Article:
Do you often feel hurt or upset on the inside but hide that behind a mask of beauty that tells the world “I’m doing just fine?”
Do you have voices in the back of our head that tell you that you’re not good enough? That the things that failed in your life, previous relationships, work events, etc are your all your fault?
Do you love the TV show “Veronica Mars” because there was a strength, conviction, and an attitude in the character of Veronica that you could only hope to have? (No? Maybe that was just me.)
Do you question your worth or value in this thing called life? Do you work hard to be perfect at school? at work? in your marriage? with your friends?
If you’ve answered yes to any of these questions or to all of them, I highly suggest this book. If you haven’t heard of Brene Brown before, I highly suggest you watch the TED talk below. Her work comes from her study of shame.
One of my favorite things that Brene Brown shares in the book is this fact:
Shame hates it when we reach out and tell our story. It hates having words wrapped around it—it can’t survive being shared. Shame loves secrecy.
Brown, Brene (2010-09-20). The Gifts of Imperfection: Let Go of Who You Think You’re Supposed to Be and Embrace Who You Are (Kindle Locations 279-280). Hazelden Publishing. Kindle Edition.
I have taken this fact very seriously and in the past year I have started to open up to a very select group of women and men in my life the “shameful” thoughts that I sometimes think. In some ways, these shameful thoughts are “easy” to share because I’m not being mean to other people. My most shameful thoughts are the ones I think about myself. Things such as: “If you can’t type someone’s information correctly on a registration form, how can you think that you’ll do the rest of your job adequately, let alone very well?” I give my coworkers far more grace than I give myself. I would never think that of them. But I’ve thought it to myself.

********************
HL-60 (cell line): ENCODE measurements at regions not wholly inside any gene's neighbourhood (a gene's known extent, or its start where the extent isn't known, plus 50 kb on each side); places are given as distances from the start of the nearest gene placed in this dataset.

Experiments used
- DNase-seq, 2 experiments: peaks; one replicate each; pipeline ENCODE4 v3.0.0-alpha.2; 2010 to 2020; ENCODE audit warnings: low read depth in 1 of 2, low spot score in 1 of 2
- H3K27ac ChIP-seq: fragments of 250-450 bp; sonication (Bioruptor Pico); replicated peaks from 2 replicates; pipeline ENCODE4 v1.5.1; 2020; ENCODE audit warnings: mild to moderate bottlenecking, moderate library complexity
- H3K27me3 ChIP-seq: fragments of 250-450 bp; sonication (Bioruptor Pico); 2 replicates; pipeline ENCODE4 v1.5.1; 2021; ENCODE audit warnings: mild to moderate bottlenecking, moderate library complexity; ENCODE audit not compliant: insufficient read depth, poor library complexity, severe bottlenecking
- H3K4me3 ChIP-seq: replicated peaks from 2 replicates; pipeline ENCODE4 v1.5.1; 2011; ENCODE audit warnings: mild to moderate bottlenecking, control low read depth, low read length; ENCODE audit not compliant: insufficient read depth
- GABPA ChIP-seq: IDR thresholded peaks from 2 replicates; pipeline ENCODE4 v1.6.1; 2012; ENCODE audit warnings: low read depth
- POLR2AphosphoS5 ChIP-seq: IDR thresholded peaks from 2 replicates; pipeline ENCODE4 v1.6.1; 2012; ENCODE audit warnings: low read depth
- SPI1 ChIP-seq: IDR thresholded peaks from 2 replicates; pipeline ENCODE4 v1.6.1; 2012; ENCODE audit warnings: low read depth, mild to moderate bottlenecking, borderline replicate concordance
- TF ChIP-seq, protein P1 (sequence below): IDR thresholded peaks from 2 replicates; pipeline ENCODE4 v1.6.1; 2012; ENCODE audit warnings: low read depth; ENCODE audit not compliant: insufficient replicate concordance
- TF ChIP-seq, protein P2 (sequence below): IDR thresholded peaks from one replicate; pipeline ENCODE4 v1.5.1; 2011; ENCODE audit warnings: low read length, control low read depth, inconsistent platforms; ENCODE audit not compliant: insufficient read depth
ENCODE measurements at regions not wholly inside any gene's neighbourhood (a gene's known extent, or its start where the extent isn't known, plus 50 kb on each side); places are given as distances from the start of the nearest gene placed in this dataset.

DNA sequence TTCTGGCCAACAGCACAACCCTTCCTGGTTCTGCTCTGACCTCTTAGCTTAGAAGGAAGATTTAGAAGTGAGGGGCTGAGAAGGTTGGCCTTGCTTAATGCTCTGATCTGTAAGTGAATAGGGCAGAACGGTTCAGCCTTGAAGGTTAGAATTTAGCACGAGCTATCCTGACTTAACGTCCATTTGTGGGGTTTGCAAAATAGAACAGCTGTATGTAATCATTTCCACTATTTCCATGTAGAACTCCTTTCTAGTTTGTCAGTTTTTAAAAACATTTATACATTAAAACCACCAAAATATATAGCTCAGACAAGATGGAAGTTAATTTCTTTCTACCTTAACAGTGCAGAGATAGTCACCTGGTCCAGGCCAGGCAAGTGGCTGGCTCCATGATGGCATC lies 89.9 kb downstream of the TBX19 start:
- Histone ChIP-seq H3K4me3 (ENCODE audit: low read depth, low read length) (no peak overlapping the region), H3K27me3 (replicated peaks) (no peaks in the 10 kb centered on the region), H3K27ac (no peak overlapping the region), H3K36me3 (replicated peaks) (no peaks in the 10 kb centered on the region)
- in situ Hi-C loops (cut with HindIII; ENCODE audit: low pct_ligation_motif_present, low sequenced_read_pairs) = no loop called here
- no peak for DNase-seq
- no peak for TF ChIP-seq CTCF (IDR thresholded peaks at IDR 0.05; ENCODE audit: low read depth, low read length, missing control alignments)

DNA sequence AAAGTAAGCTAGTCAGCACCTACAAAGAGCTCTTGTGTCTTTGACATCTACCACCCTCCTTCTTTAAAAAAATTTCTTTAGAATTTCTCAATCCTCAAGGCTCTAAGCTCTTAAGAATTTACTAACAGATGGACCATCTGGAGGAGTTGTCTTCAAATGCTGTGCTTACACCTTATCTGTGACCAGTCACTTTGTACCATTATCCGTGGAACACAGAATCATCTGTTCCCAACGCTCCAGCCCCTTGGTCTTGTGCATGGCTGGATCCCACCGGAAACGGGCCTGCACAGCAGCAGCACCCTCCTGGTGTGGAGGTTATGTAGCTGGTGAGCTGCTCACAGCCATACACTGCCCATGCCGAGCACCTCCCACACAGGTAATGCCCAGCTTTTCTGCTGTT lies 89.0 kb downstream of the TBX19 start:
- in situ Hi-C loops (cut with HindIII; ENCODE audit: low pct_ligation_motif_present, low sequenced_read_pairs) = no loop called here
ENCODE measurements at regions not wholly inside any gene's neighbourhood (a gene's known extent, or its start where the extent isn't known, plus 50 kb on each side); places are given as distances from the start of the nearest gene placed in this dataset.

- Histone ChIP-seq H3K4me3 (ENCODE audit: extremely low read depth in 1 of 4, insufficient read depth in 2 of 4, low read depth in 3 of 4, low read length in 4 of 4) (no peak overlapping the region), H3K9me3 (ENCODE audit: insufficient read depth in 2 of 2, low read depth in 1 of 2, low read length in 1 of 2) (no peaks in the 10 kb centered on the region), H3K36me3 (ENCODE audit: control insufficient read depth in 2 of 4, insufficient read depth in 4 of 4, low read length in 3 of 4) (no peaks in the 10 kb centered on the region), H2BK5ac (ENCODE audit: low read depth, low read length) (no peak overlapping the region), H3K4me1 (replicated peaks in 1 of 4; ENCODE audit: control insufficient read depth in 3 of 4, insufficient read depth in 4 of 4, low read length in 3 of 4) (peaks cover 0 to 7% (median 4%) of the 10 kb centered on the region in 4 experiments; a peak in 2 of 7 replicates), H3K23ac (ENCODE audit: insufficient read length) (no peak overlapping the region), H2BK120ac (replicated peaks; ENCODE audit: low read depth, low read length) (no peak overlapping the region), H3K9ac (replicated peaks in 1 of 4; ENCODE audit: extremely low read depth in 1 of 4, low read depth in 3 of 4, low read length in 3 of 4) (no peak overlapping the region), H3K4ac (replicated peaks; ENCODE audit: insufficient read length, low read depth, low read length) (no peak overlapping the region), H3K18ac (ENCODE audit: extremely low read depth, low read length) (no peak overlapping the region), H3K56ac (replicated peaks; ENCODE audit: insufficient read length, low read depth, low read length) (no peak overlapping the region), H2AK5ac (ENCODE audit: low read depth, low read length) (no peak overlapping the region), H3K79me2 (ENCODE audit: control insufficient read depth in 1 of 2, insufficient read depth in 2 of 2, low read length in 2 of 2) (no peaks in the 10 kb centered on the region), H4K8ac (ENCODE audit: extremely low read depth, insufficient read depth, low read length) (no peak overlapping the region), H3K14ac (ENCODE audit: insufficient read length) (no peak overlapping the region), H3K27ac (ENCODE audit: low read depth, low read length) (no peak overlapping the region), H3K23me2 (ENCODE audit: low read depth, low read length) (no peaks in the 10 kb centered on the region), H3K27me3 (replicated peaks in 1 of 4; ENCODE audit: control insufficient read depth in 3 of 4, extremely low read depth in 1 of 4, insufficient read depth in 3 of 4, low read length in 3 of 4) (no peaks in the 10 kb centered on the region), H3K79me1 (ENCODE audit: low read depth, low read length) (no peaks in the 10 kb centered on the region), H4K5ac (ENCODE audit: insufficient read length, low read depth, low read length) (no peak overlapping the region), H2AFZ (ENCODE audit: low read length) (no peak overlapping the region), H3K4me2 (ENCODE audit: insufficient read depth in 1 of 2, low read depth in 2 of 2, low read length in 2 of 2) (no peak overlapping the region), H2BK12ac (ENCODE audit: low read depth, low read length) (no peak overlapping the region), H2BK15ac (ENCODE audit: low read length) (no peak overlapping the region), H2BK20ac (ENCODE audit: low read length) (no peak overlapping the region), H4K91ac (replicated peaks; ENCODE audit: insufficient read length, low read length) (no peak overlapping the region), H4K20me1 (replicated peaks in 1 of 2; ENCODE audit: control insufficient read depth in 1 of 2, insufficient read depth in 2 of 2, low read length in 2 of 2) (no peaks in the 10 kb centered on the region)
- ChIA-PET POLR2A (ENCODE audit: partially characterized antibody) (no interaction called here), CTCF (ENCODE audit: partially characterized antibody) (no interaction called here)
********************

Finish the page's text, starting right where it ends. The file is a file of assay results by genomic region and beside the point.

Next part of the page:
Wonderful people in my life, Chante, Karla, Sarah, Arisa, Matthew, Alex, and Jeremy (to name a few), remind me that I need to give myself the grace and love that Brene Brown teaches in this book. What the book teaches sounds like a cliche if I type it this way: “No one can be a more perfect version of you than you; AND, that YOU is pretty darn amazing!” However, when you read the book, it doesn’t ring like a cliche. It rings true. It rings like something for which to strive and for which to look internally and find it is already there.
This book is similar to “The Willpower Instinct” in that after each chapter there are questions to ponder, exercises to complete, or challenges to take to help you understand yourself better or learn to make new and hopefully healthier decisions in your life.
If you’re looking for inspiration or ideas for how to know and care for yourself better, I highly recommend this book.
If you’re not up for reading, then I highly suggest that you find some people in your life that you can be honest with about those things that you feel shame.